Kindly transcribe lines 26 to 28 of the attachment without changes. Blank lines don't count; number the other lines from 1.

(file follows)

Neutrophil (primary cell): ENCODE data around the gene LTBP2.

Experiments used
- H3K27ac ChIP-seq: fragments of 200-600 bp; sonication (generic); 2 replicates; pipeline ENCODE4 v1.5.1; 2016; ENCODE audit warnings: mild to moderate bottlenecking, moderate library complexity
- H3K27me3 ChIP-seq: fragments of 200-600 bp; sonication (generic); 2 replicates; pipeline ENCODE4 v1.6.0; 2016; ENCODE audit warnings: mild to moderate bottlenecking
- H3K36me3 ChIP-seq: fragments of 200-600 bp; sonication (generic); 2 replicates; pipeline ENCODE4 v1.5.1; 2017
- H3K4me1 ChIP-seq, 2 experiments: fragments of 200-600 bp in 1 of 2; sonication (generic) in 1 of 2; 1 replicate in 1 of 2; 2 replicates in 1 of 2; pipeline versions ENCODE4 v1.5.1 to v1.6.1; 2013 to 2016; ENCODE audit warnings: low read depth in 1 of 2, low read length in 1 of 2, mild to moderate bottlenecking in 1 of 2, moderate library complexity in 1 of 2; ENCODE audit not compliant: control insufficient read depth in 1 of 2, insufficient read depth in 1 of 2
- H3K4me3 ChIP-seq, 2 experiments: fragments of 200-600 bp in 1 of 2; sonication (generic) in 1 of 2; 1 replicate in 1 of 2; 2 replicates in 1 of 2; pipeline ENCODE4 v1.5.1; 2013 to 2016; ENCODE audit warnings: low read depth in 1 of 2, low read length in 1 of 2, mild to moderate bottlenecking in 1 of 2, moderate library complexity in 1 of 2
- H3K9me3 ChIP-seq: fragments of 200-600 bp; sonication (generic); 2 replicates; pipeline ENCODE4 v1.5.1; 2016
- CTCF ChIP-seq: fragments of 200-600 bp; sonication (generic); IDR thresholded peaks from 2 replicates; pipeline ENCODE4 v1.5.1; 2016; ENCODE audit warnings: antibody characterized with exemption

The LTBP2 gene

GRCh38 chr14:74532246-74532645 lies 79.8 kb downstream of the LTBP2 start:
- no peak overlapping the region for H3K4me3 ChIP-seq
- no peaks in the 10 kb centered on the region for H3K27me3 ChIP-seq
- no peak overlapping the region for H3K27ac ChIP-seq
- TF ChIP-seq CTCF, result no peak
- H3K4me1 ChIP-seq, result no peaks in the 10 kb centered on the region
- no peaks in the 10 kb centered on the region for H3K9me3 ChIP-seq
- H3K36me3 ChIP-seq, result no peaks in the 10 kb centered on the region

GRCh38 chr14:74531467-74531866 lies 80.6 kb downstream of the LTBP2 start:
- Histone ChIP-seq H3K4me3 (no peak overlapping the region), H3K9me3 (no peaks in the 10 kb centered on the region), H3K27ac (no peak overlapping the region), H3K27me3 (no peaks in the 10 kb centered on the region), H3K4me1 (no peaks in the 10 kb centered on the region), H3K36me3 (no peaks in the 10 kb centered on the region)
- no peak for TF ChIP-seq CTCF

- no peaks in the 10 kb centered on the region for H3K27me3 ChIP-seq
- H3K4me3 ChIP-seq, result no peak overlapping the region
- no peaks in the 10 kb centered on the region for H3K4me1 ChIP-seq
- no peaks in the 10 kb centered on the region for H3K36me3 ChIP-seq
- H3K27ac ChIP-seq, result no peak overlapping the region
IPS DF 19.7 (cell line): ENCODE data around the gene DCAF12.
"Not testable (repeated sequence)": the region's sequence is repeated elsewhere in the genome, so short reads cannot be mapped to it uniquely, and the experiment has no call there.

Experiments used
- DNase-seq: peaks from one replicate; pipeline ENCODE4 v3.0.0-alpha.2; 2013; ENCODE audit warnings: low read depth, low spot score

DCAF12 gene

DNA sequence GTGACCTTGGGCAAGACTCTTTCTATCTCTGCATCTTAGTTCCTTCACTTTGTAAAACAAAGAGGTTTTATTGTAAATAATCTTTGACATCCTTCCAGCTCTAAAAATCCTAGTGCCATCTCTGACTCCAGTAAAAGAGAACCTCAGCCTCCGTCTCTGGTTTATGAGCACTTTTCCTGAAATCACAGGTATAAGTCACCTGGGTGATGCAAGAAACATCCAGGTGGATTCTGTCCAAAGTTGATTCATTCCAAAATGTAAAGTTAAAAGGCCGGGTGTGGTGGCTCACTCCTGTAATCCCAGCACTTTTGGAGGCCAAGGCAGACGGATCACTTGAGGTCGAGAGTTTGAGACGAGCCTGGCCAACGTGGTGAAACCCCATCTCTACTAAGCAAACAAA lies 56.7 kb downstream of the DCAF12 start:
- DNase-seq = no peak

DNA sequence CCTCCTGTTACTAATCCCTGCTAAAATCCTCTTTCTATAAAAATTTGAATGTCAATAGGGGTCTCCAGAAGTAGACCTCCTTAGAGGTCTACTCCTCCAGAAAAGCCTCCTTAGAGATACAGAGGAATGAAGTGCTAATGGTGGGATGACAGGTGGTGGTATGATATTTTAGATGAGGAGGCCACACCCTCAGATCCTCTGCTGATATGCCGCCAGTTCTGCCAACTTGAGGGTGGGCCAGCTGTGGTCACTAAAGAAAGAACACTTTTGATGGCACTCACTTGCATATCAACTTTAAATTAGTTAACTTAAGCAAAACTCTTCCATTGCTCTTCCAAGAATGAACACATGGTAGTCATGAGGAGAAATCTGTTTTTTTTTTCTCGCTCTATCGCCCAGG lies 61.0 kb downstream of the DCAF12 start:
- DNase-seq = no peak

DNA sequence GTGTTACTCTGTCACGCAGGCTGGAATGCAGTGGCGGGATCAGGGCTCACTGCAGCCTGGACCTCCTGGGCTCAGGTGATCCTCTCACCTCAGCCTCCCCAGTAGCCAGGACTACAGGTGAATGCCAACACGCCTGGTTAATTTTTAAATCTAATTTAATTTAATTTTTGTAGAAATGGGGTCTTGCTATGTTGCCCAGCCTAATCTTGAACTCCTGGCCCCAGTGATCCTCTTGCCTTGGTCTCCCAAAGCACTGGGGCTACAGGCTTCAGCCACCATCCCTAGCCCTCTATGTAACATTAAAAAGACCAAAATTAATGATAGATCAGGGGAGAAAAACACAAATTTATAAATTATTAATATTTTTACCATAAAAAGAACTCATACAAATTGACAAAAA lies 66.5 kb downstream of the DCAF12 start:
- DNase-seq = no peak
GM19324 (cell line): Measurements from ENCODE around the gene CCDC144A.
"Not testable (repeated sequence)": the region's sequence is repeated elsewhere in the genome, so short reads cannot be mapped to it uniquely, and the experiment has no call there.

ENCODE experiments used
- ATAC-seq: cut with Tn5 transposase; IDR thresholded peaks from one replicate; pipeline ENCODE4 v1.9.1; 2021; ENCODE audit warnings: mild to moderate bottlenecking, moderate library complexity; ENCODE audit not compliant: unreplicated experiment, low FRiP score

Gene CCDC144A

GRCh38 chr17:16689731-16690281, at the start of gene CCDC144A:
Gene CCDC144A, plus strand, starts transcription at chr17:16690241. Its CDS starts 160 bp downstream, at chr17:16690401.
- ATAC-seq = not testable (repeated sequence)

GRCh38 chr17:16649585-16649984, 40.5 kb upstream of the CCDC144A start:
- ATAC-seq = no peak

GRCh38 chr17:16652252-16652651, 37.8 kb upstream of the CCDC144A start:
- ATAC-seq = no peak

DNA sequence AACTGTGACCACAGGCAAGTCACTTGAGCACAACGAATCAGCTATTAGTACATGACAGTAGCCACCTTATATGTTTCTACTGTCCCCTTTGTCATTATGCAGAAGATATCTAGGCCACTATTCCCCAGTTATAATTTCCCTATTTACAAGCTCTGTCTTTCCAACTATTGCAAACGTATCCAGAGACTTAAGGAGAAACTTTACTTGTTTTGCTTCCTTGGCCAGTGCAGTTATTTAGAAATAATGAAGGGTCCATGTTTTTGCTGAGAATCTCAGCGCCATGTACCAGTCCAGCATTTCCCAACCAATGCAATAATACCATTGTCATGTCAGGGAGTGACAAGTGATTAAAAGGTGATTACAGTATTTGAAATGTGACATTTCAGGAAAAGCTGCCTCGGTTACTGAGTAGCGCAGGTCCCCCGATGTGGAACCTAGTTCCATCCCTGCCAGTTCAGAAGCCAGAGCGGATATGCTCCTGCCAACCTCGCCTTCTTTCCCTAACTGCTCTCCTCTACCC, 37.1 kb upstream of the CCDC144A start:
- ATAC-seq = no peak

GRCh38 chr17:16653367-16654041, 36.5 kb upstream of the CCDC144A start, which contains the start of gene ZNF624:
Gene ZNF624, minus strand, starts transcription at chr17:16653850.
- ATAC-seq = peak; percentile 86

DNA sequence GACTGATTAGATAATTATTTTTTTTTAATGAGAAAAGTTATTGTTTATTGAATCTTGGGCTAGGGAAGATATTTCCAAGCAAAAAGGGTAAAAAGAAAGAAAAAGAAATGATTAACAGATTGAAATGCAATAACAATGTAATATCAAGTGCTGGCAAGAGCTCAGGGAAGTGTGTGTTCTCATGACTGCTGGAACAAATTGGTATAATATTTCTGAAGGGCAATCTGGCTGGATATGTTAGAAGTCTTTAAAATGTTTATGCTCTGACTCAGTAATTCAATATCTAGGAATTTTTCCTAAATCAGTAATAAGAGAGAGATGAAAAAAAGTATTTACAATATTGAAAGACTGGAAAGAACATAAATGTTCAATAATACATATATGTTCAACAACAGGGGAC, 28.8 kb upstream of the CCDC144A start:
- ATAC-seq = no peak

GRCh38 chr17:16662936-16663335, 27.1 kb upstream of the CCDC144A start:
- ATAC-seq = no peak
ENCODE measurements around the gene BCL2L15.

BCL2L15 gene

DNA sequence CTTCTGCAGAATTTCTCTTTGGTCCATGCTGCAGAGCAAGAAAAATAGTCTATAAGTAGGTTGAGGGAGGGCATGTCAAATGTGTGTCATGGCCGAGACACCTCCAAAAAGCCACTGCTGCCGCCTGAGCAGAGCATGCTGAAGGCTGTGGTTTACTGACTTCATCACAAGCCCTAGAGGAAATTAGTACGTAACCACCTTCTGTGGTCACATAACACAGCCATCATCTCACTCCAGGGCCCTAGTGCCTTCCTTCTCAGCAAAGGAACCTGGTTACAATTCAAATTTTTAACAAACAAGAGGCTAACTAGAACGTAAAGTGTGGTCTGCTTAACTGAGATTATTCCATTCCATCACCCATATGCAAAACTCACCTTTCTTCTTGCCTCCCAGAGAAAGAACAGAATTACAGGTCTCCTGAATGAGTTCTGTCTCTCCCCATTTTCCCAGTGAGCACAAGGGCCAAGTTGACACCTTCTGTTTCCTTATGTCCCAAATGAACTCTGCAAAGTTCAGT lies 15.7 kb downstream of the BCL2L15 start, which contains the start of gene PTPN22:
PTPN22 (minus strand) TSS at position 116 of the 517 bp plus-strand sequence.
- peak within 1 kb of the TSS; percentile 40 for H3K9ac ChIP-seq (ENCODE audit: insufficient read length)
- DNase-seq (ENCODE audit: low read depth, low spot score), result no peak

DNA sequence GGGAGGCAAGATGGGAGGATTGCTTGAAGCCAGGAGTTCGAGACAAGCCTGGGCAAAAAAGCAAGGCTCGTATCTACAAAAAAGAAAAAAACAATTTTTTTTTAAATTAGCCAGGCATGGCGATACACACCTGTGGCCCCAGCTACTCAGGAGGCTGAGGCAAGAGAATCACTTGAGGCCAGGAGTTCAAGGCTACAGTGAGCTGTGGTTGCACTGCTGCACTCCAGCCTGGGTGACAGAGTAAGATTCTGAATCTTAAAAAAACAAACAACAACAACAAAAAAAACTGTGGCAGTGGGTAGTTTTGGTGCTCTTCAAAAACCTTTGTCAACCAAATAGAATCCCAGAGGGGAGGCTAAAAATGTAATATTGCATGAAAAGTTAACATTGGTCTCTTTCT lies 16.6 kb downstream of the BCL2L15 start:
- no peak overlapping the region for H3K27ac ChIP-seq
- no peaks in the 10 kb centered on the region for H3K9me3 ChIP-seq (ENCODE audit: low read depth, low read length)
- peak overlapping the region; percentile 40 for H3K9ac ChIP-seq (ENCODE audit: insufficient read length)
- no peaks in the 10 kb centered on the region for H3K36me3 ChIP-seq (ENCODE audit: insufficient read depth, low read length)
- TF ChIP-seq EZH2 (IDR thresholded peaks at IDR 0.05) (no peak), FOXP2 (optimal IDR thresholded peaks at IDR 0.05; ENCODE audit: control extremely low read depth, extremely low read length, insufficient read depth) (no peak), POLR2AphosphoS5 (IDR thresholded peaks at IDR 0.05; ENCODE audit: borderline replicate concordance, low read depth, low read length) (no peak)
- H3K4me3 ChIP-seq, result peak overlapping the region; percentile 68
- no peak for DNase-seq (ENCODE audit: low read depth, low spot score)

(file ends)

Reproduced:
- H3K27ac ChIP-seq, result no peak overlapping the region
IPS DF 19.7 (cell line): ENCODE data around the gene DCAF12.
"Not testable (repeated sequence)": the region's sequence is repeated elsewhere in the genome, so short reads cannot be mapped to it uniquely, and the experiment has no call there.